EAZA Best Practice Guidelines for the tufted deer (Elaphodus cephalophus).
1st edition. European Association of Zoos and Aquariums, Amsterdam, The Netherlands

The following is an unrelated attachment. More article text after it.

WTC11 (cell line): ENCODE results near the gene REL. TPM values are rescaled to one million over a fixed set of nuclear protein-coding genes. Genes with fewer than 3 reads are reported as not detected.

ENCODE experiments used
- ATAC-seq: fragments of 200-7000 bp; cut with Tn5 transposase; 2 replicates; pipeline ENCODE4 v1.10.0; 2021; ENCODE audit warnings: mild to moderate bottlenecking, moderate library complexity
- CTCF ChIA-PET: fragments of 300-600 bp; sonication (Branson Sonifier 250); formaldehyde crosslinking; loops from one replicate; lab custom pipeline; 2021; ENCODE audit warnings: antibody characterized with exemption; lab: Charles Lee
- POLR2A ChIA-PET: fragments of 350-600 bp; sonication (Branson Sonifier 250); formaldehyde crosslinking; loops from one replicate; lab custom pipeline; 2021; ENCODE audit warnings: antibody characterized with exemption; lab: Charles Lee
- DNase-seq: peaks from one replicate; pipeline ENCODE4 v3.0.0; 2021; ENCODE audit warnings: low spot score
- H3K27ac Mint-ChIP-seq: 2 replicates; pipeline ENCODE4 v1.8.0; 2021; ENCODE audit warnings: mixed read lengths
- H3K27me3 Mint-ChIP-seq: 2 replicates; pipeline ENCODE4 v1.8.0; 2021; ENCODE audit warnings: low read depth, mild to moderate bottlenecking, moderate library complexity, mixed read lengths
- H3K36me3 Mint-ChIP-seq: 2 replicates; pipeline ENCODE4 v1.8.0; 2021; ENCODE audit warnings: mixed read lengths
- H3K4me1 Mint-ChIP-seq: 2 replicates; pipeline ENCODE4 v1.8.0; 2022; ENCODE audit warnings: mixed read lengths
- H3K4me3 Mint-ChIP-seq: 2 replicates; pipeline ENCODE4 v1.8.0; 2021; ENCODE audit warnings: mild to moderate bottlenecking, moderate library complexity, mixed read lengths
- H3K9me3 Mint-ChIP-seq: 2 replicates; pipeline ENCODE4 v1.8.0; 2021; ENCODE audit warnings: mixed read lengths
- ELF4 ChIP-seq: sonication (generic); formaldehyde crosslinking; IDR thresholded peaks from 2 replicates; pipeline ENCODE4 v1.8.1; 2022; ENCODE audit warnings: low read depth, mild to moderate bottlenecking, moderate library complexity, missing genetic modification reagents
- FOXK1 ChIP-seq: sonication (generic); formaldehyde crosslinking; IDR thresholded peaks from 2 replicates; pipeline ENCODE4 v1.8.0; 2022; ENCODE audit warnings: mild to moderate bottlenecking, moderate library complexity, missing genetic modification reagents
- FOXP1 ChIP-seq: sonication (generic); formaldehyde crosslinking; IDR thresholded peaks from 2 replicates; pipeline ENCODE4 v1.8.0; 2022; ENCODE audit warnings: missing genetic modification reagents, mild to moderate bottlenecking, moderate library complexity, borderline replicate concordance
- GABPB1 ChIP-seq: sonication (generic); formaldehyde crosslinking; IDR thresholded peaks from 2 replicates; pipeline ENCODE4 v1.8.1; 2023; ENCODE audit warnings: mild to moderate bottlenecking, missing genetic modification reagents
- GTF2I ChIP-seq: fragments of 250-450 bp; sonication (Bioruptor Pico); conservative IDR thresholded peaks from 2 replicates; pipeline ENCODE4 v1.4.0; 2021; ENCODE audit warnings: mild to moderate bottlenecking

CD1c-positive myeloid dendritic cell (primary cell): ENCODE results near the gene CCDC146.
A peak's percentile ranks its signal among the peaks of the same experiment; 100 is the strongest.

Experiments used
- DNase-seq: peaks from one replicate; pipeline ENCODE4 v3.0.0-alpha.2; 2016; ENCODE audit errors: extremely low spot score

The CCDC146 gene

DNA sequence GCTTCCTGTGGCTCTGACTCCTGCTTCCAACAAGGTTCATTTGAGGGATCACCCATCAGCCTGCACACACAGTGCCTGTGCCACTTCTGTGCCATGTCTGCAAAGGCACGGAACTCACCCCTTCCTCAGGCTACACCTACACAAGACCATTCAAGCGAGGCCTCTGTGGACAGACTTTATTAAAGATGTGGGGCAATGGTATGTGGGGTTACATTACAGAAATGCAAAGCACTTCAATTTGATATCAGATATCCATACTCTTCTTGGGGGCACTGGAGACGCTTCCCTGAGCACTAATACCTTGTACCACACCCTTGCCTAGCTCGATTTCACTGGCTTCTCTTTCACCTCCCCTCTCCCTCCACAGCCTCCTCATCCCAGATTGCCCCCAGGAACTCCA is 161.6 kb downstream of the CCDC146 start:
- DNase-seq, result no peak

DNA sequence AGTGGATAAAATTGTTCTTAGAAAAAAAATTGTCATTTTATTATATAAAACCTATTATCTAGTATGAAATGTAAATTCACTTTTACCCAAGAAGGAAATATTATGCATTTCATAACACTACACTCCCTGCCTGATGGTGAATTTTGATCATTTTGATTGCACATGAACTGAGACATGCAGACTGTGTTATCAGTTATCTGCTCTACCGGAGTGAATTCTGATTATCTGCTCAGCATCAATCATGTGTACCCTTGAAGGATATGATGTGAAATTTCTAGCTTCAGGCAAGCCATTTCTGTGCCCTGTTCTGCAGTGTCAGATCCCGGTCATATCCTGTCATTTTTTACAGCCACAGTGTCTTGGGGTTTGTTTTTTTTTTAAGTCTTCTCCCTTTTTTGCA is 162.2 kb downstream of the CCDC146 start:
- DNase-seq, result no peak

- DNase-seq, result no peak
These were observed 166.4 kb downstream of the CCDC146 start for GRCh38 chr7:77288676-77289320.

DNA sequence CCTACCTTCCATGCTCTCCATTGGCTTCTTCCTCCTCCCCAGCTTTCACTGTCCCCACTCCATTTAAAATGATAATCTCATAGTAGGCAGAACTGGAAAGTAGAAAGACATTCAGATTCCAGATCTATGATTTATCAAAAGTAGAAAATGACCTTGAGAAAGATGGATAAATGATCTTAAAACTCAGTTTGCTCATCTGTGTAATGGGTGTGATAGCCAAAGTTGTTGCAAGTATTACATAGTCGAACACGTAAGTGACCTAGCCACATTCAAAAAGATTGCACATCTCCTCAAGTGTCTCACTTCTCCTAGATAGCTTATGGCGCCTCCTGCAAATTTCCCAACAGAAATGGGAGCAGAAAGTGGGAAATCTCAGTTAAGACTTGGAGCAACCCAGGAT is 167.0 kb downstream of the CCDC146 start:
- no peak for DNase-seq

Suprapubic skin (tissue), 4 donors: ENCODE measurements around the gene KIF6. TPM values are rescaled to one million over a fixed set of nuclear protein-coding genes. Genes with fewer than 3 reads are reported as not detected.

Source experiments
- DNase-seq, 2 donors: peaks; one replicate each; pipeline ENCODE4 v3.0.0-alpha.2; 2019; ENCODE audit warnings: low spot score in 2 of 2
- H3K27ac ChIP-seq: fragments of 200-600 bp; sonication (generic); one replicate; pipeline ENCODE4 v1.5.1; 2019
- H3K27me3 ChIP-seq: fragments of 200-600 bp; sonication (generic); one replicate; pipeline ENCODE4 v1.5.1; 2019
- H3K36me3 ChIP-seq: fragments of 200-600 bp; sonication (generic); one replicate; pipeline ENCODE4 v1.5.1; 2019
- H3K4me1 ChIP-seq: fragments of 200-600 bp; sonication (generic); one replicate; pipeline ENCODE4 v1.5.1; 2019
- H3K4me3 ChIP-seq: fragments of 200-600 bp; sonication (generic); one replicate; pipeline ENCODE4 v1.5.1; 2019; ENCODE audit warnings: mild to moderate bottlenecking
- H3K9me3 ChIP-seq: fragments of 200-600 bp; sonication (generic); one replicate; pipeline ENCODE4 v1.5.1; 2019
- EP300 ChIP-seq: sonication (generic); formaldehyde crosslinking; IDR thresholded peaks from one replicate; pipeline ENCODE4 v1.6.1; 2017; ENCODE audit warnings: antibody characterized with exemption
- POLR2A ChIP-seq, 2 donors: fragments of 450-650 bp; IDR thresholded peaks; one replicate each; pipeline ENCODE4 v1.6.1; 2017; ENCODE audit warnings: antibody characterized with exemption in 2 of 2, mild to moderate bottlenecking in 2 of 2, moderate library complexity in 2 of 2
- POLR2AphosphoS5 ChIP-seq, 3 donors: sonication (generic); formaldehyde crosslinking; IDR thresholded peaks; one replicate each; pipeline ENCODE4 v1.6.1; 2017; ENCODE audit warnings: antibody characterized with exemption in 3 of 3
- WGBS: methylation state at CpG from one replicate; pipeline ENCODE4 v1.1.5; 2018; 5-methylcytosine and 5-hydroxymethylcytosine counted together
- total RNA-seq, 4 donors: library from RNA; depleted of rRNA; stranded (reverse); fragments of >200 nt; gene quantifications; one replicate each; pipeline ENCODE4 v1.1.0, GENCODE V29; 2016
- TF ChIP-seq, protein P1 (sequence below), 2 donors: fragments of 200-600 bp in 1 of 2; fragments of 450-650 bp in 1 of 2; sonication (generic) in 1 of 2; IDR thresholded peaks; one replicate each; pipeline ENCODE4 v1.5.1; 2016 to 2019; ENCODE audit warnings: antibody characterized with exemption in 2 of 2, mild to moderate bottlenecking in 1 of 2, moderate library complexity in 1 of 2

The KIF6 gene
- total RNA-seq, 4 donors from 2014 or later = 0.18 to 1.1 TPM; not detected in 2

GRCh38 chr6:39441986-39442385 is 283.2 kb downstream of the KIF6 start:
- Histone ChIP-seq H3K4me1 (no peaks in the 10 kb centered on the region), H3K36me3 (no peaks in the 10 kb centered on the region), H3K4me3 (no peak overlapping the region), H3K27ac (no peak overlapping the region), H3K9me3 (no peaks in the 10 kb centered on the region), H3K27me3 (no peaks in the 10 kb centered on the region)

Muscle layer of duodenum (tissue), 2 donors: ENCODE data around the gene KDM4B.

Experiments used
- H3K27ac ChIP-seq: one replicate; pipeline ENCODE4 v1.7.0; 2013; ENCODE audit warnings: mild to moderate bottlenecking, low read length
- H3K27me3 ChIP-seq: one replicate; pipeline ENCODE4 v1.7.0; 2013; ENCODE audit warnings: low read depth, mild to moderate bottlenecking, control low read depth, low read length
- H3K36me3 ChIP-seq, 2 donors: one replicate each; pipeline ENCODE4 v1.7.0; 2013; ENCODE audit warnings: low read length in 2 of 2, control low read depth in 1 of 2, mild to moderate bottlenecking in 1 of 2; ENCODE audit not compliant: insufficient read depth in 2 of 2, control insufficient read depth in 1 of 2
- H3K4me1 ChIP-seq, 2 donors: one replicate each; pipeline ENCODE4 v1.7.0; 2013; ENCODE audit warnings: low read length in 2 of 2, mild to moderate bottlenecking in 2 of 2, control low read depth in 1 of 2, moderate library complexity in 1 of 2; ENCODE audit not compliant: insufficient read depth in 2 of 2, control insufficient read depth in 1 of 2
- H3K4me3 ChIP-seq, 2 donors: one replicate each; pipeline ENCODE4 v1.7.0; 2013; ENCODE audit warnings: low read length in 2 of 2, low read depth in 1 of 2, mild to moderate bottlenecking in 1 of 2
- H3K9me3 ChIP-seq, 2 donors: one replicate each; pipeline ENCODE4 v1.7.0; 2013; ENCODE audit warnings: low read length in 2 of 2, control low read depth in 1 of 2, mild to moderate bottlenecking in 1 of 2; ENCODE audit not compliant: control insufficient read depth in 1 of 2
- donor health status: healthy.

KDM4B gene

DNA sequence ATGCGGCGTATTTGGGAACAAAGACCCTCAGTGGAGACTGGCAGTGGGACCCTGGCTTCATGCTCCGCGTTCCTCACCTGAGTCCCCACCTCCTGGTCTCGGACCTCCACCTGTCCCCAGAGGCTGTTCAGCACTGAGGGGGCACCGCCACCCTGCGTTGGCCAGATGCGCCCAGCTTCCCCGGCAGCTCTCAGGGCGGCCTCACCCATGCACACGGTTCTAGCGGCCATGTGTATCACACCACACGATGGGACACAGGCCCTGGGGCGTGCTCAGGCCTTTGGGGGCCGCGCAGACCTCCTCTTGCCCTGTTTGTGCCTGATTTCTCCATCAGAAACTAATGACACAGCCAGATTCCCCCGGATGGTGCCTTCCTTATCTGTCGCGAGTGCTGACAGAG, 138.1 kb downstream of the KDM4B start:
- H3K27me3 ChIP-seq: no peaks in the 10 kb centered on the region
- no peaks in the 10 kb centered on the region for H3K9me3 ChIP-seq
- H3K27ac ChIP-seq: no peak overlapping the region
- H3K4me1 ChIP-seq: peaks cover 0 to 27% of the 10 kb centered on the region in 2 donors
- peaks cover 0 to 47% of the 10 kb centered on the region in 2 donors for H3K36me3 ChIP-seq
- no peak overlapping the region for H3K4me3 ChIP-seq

The tufted deer (Elaphodus cephalophus) is a small deer with three subspecies, which is near-endemic in south China. It is closely related to the muntjacs (Muntiacus). A tuft of hair, dark brown coat, white patterned ears and tail, and, for the males, enlarged canines and very small antlers, are the main characteristics for this species. The species occurs in forests, mainly on hillsides, and is a browsing herbivore. The species has a seasonal reproduction; mating takes place in autumn and fawns are born inspring and early summer. The conservation status is Near Threatened and this status is supposed to vary between subspecies. In European zoo collections, Michie’s tufted deer (Elaphodus cephalophus michianus) are maintained. The tufted deer needs a planted enclosure which provides shade and shelter. An interesting enclosure is enriching in itself. Year-round access to an indoor area is recommended. They can be kept individually,in a pair or in a trio, but always only one adult male per enclosure. The animals should be fed forage, browse, (leafy) vegetables and concentrate, enriched with vitamin E. Tufted deer are strong, and few medical conditions are reported. The species should not be housed with or near to sheep, since they are susceptible to infection with ovine herpesvirus 2.